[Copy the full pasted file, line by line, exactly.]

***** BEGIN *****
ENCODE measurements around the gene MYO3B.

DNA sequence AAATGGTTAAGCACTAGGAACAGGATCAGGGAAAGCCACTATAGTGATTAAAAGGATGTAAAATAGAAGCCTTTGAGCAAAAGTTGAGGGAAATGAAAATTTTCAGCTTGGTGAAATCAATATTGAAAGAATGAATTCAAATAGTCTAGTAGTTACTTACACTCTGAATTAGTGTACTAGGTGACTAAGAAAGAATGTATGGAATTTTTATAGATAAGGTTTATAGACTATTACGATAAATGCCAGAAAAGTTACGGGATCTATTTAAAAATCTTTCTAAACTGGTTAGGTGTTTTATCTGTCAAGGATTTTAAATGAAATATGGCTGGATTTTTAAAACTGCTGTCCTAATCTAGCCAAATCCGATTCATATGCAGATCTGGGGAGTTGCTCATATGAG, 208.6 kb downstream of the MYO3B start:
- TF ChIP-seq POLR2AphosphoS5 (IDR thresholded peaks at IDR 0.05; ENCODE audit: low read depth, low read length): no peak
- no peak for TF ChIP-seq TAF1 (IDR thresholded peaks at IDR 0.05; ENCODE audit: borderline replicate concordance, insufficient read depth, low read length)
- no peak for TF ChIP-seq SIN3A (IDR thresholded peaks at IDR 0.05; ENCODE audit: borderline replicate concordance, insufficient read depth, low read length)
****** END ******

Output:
ENCODE measurements around the gene MYO3B.

DNA sequence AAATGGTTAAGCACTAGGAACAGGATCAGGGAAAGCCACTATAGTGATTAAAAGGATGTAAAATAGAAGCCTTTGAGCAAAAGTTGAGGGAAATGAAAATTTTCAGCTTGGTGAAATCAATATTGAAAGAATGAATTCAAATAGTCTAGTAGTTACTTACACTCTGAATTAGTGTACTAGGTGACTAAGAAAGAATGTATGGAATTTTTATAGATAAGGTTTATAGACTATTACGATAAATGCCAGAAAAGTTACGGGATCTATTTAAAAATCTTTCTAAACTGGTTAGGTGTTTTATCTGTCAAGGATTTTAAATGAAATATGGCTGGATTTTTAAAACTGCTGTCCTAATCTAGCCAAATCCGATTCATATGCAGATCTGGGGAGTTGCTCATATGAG, 208.6 kb downstream of the MYO3B start:
- TF ChIP-seq POLR2AphosphoS5 (IDR thresholded peaks at IDR 0.05; ENCODE audit: low read depth, low read length): no peak
- no peak for TF ChIP-seq TAF1 (IDR thresholded peaks at IDR 0.05; ENCODE audit: borderline replicate concordance, insufficient read depth, low read length)
- no peak for TF ChIP-seq SIN3A (IDR thresholded peaks at IDR 0.05; ENCODE audit: borderline replicate concordance, insufficient read depth, low read length)